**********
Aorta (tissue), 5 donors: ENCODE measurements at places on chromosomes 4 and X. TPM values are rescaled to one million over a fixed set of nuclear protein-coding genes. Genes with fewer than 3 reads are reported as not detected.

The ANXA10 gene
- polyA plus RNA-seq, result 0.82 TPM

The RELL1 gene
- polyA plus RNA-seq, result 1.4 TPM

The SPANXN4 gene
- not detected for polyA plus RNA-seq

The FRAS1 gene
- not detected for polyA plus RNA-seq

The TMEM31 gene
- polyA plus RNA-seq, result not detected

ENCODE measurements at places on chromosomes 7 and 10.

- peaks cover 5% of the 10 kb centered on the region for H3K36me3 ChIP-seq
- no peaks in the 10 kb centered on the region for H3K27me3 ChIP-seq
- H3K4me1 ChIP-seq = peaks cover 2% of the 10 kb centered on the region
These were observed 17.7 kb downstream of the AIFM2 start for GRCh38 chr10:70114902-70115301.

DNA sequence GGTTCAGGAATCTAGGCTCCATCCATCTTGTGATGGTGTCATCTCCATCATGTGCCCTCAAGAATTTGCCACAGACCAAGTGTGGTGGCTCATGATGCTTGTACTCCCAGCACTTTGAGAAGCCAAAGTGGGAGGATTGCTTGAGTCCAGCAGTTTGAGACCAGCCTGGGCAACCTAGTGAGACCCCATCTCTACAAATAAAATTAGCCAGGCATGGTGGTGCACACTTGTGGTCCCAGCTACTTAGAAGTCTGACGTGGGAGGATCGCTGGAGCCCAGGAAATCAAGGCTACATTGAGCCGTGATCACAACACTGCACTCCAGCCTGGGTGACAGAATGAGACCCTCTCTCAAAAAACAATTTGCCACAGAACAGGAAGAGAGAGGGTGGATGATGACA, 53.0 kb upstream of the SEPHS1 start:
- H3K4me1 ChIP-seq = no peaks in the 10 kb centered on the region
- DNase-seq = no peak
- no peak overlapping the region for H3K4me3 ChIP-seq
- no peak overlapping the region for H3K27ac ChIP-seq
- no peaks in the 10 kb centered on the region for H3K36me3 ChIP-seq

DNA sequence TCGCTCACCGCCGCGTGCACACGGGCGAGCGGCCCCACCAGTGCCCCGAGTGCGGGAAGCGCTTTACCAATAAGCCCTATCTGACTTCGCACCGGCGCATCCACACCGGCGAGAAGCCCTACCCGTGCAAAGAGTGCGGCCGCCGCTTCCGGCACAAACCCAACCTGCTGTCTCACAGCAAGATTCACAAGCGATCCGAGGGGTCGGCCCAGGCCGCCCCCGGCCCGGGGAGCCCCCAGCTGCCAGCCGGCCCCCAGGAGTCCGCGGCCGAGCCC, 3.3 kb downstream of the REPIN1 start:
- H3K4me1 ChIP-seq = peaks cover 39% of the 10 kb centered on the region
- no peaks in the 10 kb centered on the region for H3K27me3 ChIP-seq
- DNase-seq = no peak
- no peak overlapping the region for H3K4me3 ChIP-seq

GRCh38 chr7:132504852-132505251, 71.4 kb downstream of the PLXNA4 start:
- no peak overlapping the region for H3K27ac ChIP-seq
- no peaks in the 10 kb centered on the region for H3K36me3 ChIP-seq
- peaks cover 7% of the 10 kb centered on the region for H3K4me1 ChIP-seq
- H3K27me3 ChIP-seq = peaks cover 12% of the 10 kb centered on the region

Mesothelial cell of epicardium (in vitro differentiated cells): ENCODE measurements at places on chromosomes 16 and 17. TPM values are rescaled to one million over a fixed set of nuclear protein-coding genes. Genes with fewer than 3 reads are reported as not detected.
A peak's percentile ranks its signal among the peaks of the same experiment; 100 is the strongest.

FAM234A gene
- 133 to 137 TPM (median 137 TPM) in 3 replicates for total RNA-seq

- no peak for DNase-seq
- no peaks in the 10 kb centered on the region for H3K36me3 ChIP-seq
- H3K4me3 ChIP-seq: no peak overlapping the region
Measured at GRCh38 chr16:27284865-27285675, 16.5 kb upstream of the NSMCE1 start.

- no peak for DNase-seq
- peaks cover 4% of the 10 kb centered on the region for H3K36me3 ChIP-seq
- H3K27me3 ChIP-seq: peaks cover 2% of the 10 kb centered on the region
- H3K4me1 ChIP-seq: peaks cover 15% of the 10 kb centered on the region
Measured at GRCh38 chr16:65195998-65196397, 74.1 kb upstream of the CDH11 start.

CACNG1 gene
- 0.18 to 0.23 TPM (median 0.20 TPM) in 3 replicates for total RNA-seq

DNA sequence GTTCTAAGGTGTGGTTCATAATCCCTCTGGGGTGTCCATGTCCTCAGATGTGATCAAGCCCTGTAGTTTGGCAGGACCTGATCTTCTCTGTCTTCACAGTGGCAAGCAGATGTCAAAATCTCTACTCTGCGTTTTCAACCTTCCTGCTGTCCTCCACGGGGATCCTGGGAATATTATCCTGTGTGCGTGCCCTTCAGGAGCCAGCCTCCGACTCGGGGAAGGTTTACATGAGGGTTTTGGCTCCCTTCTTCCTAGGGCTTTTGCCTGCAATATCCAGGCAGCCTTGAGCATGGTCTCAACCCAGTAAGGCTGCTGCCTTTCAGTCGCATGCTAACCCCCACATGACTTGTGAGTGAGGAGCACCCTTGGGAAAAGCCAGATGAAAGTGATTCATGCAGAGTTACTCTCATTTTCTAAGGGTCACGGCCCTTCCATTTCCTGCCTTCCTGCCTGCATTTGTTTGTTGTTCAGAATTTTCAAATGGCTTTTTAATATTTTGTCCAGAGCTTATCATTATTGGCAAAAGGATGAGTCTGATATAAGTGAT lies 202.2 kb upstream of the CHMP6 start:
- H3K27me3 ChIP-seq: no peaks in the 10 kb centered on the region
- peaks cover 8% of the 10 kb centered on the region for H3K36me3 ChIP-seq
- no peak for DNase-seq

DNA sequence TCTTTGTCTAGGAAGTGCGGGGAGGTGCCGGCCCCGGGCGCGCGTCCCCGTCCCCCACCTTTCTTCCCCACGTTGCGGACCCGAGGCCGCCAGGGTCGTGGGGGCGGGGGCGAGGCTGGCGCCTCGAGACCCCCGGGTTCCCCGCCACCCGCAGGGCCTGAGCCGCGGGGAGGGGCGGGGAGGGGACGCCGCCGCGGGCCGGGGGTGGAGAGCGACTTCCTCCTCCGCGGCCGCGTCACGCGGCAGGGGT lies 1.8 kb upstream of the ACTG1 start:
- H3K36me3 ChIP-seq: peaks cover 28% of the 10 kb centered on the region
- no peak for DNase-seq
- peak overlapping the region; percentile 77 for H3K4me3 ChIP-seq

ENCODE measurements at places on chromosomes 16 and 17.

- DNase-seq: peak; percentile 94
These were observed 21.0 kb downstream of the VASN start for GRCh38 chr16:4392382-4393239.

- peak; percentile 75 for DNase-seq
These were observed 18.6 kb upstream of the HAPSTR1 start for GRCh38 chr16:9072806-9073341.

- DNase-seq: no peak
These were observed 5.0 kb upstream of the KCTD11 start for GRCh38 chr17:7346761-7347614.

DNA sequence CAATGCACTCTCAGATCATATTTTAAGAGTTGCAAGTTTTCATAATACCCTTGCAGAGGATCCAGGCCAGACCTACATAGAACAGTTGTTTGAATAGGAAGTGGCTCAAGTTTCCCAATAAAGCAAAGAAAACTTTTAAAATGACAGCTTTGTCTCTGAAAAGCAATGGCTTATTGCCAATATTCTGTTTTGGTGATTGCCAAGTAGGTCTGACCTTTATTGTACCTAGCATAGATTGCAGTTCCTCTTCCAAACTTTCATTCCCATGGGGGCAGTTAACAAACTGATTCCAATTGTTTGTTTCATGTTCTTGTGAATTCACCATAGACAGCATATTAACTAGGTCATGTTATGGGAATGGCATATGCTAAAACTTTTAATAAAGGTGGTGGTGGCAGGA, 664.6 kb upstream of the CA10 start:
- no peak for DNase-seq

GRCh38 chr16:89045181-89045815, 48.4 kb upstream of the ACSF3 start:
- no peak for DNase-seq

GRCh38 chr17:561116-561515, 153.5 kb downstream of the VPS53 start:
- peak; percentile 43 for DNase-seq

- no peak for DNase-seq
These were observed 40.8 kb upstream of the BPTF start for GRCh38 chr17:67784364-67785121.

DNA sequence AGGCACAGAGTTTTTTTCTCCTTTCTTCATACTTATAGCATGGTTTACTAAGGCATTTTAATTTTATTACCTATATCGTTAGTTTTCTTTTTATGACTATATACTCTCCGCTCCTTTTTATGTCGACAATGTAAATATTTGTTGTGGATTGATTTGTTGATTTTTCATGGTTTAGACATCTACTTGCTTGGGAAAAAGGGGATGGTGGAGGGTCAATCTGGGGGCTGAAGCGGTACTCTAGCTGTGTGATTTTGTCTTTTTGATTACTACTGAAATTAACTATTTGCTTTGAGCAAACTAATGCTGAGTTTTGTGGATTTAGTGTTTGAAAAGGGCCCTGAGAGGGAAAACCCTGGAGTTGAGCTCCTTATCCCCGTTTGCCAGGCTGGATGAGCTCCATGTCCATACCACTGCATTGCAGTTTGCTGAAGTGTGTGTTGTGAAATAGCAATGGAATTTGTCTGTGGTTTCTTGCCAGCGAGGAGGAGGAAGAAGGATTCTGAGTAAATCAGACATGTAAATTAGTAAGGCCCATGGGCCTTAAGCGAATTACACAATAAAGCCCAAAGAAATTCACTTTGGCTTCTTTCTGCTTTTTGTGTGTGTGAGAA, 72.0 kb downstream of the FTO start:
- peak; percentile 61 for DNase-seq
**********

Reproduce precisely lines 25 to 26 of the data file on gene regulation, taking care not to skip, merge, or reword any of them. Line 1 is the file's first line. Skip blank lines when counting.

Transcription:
- no peaks in the 10 kb centered on the region for H3K27me3 ChIP-seq
- DNase-seq = no peak